Monday, 14 November 2022


This is not going to be about the folly that occurred in the UK with Ms Truss last month or at least not much about that. 

Liz Truss blames 'anti-growth coalition' for UK's problems in conference  speech | NationalWorld

Instead it’s a reflection on the thinking that has driven business and the management of money over my lifetime. Increasingly in a world currently talking now about recession, growth seems rather irrelevant.  Yet I know few people in business, consultancy or finance who don’t still talk passionately about growth plans.

Last Tuesday the founder and owner of FTX, the high-growth crypto currency platform, Sam Bankman-Fried (hang on - read that name again. Who’s teasing whom?) sent out this message:

“I’m sorry. I fucked up”

The $26 billion rise and fall of FTX crypto king Sam Bankman-Fried -  MarketWatch

From a valuation of over $36 billion earlier this year to nothing today. Can I spell out that value in numbers? $36,000,000,000. Wow. That was impressive growth for a business founded in just May 2019.

At least Sam is honest in his admission but he represents in his quest for growth the underlying horrors that can accompany it. Here’s what he said in an interview:  

“Sometimes the only thing standing between what is and what could be is the will to get there, whatever it requires”

I agree with the thought that determination and ambition are necessary qualities for success in business but, hang on, “whatever it requires” absolutely terrifies the hell out of me.

The “growth thing”, as I’m inclined to call it, is strongly present in the USA. Over half a century ago J.F. Kennedy said:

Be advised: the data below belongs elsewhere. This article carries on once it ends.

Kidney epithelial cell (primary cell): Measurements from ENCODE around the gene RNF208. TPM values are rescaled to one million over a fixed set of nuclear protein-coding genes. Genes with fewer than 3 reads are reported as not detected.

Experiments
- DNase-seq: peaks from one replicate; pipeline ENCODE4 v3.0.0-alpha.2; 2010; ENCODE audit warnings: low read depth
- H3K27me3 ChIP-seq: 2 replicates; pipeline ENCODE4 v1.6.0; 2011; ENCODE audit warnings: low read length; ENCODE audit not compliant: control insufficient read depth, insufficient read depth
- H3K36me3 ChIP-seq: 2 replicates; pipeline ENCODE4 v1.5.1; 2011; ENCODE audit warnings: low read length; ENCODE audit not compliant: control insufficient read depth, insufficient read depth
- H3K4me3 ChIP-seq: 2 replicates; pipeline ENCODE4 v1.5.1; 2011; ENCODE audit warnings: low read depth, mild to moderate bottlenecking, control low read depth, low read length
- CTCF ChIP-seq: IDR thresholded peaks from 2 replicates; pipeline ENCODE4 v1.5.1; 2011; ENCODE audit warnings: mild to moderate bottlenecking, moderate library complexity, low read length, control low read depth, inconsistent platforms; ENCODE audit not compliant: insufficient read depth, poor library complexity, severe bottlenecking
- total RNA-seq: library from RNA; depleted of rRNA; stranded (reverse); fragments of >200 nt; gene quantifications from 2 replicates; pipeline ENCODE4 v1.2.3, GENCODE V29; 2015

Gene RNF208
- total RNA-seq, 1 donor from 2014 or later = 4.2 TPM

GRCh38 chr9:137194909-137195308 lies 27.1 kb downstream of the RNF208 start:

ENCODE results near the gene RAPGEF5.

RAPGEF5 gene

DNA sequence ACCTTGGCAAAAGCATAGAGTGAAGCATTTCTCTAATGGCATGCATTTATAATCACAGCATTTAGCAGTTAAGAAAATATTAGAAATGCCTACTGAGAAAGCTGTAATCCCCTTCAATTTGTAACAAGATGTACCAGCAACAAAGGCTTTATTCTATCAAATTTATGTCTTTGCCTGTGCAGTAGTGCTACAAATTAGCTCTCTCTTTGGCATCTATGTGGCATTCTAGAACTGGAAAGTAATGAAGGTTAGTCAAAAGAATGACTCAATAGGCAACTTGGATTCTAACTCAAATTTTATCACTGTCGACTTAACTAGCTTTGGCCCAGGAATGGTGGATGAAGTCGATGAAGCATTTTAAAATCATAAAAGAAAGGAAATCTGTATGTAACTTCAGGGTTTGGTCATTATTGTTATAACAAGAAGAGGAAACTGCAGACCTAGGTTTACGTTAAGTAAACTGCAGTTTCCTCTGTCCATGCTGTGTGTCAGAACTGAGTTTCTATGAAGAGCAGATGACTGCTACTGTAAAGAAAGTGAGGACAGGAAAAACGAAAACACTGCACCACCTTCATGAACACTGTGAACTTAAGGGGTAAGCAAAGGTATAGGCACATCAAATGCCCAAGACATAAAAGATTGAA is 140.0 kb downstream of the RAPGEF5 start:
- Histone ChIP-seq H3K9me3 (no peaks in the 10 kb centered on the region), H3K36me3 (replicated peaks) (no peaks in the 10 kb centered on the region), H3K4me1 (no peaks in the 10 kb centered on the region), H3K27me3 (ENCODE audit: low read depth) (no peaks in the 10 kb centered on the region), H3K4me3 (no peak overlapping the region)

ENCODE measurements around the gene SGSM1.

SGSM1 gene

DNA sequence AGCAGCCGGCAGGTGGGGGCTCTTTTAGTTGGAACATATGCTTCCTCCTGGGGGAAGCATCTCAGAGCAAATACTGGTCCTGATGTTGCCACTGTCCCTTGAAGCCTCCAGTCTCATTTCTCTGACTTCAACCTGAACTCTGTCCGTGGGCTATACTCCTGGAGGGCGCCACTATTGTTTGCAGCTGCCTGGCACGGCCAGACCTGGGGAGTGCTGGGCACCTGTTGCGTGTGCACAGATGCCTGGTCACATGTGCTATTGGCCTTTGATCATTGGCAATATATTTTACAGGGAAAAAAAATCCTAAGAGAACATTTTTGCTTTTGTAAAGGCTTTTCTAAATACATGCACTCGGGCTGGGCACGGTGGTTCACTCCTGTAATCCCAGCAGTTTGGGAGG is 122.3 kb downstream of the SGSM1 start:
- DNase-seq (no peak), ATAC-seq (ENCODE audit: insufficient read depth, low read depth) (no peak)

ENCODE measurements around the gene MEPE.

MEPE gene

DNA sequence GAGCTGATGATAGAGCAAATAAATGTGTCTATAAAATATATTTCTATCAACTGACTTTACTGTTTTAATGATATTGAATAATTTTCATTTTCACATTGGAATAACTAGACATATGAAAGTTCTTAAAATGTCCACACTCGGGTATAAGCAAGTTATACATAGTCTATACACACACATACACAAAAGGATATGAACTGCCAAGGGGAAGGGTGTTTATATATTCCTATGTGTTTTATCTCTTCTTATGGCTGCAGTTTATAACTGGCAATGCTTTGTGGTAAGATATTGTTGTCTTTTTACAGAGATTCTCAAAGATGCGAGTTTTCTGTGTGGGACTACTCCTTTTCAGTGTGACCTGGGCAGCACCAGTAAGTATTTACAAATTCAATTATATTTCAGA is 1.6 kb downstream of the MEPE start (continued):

“Conformity is the jailer of freedom and the enemy of growth.”

10 Things You May Not Know About John F. Kennedy - HISTORY

But I’m beginning to wonder now whether it isn’t growth that’s the enemy, whether the determination to get bigger, to scale your business isn’t a kind of madness. Whether those seeking double digit growth or, in Sam’s case much more than that, haven’t created a nightmare of personal burn out and concomitant catastrophes socially, environmentally and politically.

Recently I was in a restaurant called Wild Flor with perhaps 36 covers. It started in 2019 and now it’s food gets better every time I’ve been there. It’s gradually moving from tasty to dreamily delicious.  But how should they grow? Wrong question. How could they improve? How do they gain even better reputation and become the best? Sam (poor Sam) said “Better is bigger”. No it’s not – not when I’m eating my lunch. 

Wild Flor Hove | Local reviews, interviews, menus and booking

 Growth is a new form of aggression thus the founder of the martial art Aikido, Morihei Ueshiba (1883 -1969) once said:

“If we stop growing, technically and spiritually, we are as good as dead.”

Like many great quotes it’s flawed and just plain wrong. If we merely seek to grow we’re doomed to disappoint ourselves and others because, sunshine, there’s much more to life than growth.


I may sometimes be rather unkind about Business Schools and MBAs. This has mainly been because of their use of historic and often misleading case studies like one called Royal Bank of Scotland, The: Masters of Integration” by: Nitin Nohria and James Weber of Harvard.

Harvard Business School - YouTube

As tech stocks dive and growth is hard to achieve maybe it’s time now to replan the gardens which represent our lives, dig up the failed plants, replenish nutrients in the earth and adopt a strategy of better not bigger. In 2022 things have moved on and that “growth thing” with it. The adulation  of the unicorn (billion dollar businesses are called this) seems yesterday’s fad. Time now to maximise customer contentment, product quality and producer skills not growth.


Growth will come when it’s good and ready not because we seek it for its own sake. 

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